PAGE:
• Facebook
  • Stuff (the things that commercials tell us we need)
  • More than 2 or 3 Pairs of Shoes
  • A Huge Wardrobe
  • Double Master Suite Sinks
  • A “Great Room”
  • A Big Refrigerator (the extra food will only end up rotting)
  • Anything you can’t actually use to make your life better (I mean truly better)

It’s actually really funny that as I write the list of things that are not important, I find that I can’t seem to describe the items I want to list. I wonder why. Perhaps it’s because I really don’t focus on those things anymore? I don’t know. The phrase that keeps coming to mind is “all the junk that our society says we need…when in fact, we really don’t need it.” I had an “aha” moment the other day when we spent a night at a hotel and watched TV. I was so disturbed by all of the commercials (not to mention the programming itself…what a waste of energy) as it seemed that everybody was trying to sell me something. My wife pointed out that this was of course true, as that is the purpose of commercials.

I know it seems silly, but somehow I had not really noticed that I was being bombarded with sales pitches all day long via TV, billboards, radio ads, and more. It had become part of my landscape. Now having been away from it for so long, it was painfully obvious. I bet that if you spent a month without any TV whatsoever, you too would have a similar experience. In fact, many of you may have just taken a deep breath of discomfort just in hearing the suggestion of not watching TV for a month. It has become such a part of so many people’s lives, that living without it seems scary. Why? What will you miss? What might happen to you if you don’t watch TV?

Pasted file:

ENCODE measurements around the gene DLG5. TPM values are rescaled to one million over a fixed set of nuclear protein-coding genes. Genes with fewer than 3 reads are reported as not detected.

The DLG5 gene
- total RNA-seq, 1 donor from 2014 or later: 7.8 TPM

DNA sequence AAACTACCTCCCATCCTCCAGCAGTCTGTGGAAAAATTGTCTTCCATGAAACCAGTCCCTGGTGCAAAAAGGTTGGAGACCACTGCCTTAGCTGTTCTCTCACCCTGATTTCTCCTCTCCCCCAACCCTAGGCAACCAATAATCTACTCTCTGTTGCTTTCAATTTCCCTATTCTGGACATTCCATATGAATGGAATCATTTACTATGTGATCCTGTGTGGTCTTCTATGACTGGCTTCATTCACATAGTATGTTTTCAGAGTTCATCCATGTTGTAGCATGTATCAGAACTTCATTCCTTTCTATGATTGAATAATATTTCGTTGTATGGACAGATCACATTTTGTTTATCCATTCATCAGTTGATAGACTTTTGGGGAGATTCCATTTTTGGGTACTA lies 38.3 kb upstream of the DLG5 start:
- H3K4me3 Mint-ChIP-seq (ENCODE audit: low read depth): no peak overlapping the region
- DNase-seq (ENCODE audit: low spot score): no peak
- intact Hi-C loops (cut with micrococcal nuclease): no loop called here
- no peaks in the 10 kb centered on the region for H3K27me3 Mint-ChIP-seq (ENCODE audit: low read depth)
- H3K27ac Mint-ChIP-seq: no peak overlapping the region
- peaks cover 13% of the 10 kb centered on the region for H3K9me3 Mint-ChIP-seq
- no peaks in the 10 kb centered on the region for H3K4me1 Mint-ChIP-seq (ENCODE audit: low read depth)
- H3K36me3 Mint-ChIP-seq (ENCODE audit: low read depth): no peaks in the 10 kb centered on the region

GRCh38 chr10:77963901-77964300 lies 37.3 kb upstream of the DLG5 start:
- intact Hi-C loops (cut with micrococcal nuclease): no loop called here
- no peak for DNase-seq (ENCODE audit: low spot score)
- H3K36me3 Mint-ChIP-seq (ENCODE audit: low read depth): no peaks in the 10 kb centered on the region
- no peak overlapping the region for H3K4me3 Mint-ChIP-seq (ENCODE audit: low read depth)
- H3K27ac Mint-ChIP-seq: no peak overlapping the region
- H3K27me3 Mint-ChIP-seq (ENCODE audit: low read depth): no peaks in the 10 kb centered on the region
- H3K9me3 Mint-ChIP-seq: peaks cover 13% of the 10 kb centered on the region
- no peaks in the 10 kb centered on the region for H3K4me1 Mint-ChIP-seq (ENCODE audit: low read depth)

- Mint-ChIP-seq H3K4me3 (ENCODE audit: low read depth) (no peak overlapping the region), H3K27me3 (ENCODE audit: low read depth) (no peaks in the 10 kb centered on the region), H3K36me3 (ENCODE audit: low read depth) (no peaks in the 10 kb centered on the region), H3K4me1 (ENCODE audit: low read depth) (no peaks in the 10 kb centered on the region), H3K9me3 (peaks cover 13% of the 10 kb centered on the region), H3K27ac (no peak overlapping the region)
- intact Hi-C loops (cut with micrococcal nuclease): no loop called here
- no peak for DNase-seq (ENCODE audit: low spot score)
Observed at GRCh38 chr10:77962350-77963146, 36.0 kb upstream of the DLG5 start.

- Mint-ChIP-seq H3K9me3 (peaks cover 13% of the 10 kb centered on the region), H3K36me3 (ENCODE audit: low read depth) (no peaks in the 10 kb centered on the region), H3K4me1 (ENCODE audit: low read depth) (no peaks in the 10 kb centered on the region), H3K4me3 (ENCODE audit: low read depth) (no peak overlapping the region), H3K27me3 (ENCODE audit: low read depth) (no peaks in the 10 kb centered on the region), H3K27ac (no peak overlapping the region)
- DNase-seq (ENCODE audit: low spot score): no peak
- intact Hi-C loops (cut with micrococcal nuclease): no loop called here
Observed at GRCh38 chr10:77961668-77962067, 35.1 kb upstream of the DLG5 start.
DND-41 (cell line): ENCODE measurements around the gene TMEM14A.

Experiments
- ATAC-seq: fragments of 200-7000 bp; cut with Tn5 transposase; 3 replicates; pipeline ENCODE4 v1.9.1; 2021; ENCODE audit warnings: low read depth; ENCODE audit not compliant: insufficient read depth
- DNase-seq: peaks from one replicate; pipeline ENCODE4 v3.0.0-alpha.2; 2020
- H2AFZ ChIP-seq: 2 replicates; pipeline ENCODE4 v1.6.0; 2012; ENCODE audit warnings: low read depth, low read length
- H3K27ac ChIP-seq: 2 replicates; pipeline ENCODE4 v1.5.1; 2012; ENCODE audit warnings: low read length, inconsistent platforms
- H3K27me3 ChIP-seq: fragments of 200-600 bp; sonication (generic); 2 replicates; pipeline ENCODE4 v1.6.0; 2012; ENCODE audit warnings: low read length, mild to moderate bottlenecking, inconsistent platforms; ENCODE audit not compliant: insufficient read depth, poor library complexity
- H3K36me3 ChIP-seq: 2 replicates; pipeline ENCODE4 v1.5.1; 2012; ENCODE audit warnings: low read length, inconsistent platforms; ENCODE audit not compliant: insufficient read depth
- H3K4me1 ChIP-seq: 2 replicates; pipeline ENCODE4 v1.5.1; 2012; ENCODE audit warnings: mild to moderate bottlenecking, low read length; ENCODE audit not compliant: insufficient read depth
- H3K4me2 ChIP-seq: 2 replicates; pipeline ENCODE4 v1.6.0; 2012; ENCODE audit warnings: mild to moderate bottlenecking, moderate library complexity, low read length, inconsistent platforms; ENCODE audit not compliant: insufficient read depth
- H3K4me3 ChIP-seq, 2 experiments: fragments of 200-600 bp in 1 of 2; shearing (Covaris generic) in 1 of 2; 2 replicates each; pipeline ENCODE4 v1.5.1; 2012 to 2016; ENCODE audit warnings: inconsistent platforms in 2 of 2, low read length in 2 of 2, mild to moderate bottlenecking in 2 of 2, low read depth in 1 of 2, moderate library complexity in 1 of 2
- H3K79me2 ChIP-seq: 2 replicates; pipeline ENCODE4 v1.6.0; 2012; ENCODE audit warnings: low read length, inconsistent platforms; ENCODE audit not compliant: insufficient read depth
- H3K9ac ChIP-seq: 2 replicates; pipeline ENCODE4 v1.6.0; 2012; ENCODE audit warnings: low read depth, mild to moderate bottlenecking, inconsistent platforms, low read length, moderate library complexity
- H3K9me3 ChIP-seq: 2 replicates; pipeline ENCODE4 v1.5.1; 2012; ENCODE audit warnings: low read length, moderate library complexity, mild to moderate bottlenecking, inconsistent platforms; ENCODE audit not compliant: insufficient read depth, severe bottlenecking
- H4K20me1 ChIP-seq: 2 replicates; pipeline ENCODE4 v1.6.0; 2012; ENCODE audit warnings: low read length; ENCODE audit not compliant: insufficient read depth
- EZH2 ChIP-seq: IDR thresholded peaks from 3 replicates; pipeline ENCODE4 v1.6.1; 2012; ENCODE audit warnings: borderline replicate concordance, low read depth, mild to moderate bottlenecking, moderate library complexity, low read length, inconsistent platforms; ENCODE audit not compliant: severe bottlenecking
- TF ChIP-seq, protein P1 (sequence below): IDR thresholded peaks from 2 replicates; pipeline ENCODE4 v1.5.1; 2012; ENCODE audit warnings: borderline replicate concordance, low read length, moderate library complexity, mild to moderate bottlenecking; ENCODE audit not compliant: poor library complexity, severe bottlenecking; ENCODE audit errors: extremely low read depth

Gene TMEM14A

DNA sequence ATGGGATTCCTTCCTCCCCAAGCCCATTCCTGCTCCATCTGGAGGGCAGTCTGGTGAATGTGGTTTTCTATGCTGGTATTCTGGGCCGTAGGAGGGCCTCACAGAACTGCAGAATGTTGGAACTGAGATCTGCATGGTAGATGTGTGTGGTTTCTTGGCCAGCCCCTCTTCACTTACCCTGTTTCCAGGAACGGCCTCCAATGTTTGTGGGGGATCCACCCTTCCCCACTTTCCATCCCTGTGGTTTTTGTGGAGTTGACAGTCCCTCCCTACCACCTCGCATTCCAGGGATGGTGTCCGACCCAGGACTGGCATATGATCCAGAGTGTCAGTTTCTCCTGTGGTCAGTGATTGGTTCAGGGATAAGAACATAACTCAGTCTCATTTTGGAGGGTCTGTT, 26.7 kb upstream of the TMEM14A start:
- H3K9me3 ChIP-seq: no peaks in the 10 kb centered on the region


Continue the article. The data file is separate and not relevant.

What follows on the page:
If you are inspired to ask yourself some tough questions, I hope that you will take the time and courage to do just that. Finding out for yourself what things are truly important is a first step to living a simple life. After all, if you don’t know what things really matter, it’s easy to lose focus and spread your attention to all kinds of things. That weakens your energy and your ability to create what you want in your life in the same way that spreading a tiny piece of butter over toast seems to make the butter simply disappear, not increase the flavor of the bread.

So, where to start? I offer this suggestion again: disconnect your TV for a month. Experience your life without it and see what happens. I think you’ll be amazed at how much time you have, especially in the evenings, to do things that inspire you. Read a book, learn a language, play with your family, or discover some other place to find joy in your life. With the TV gone, you’ll have lots of time to really explore other important questions. Maybe make yourself lists of your own. What’s really important? When you know the answer to that question, you can start lining up the details of your life to support those things and to let go of those that are not important and serve only as a distraction from that which really matters.